15. Column 1: What are we worried about? Continued The harm and danger statements were prepared prior to the mapping session, in order to have a clear understanding of the concerns HARM STATEMENT (past worries): In the past, CFS was worried about Mrs. Smith’s abusive relationships which involved hitting, drinking and drug use by Mrs. Smith and her partner(s) and Mrs. Smith and/or her partner not caring for the children properly.

  16. Danger Statement #1 (future worries) Junior is worried that John Doe is not going to get a job and that Mrs. Smith and/or John Doe are not going to have enough money to buy food, clothes, bills, rent etc... for all the children in the home. Junior is also worried about the swearing by Mrs. Smith and between Mrs. Smith and John Doe. Junior worries that Mrs. Smith and John Doe will physically fight and someone will get hurt. Junior worries that Mrs. Smith and John Doe will break up and that Mrs. Smith will not have enough money to buy food, clothes, pay bills and rent etc. and will become homeless again like they were in from August to October 2013 and that they won't have a safe, warm place to call home.

  17. Danger Statement #1 (future worries) continued Junior is worried that Mrs. Smith will begin drinking again even though she has been sober for 2.5 years. Junior worries that any of the above concerns will lead to him going into foster care again and that this time the foster care will be in Medicine Hat and not in Calgary. Junior worries about the move to Medicine Hat where he knows few people and will have to attend a new school. Junior is worried about losing relationships with his friends, his current foster mother, Jane, his therapist, Bob and his caseworker, Marla.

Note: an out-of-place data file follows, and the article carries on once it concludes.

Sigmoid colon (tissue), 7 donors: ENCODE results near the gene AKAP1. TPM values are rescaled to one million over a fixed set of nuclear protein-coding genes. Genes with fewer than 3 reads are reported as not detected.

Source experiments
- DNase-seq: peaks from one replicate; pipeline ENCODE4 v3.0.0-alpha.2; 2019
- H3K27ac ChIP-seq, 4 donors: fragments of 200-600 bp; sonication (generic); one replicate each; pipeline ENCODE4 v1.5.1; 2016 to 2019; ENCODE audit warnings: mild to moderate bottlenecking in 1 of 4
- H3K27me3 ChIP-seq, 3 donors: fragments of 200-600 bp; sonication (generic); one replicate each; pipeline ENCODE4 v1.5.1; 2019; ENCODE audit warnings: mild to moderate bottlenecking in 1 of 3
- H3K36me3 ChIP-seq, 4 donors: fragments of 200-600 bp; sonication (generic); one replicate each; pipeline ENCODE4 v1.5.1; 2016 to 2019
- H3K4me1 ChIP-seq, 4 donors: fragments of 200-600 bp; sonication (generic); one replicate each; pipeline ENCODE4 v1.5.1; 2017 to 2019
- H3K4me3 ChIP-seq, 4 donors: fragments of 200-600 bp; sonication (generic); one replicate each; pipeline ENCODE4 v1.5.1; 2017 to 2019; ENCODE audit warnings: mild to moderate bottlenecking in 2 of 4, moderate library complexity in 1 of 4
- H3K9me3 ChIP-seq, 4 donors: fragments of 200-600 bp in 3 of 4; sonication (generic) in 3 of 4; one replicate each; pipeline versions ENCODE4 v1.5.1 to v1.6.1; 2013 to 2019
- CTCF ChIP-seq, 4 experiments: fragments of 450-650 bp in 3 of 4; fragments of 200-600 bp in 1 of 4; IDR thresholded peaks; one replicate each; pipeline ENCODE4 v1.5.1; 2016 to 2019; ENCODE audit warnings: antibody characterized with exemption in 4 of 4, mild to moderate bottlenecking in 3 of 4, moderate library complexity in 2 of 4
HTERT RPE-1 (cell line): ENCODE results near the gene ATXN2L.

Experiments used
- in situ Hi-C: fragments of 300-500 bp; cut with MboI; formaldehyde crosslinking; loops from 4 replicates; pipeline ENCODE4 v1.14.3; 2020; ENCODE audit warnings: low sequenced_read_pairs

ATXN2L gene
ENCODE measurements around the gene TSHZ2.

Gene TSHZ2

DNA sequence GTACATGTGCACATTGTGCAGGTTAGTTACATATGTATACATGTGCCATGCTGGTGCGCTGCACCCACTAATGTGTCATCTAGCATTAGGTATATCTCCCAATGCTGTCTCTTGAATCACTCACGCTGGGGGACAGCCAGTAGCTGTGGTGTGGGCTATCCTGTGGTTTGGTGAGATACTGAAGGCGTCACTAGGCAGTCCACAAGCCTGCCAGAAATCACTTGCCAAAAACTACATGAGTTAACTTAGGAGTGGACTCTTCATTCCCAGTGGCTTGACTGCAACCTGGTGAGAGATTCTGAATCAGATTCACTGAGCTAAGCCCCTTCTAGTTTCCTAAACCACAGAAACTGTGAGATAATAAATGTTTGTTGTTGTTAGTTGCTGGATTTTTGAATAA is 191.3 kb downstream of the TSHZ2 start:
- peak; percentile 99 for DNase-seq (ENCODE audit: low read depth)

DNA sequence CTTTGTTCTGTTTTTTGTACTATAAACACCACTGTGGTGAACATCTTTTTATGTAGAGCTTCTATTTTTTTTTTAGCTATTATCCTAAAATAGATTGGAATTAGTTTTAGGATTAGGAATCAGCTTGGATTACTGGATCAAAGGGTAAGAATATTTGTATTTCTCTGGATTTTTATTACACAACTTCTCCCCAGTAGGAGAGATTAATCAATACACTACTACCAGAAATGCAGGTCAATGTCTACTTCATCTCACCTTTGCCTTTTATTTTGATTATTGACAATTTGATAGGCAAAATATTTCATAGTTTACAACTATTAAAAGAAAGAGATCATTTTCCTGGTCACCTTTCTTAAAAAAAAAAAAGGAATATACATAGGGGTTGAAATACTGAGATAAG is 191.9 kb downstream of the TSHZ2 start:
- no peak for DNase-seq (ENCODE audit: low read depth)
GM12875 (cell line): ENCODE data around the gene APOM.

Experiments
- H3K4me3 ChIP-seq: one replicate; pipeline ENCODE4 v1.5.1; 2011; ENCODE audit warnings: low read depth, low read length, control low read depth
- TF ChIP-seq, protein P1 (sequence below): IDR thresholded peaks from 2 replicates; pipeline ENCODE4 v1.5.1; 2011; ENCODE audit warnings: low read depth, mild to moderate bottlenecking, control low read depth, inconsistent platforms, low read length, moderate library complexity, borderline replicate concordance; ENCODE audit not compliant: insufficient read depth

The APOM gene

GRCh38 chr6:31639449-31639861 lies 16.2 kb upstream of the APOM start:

18. Danger Statement #2 (future worries) Children and Family Services, Cheryl, Marla, Bob and Mrs. Smith are worried that if Junior stays in foster care any longer, he may move around from foster home to foster home or group home to group home, change schools many times, get involved in crime, lose friends, lose his connection to his family and will not have a forever family. They also worry that Junior will seek family when he is older as the need for family increases with age and maturity and that Junior will realize this too late. They also are worried that Junior views having a therapist and caseworker as normal. These are not forever relationships.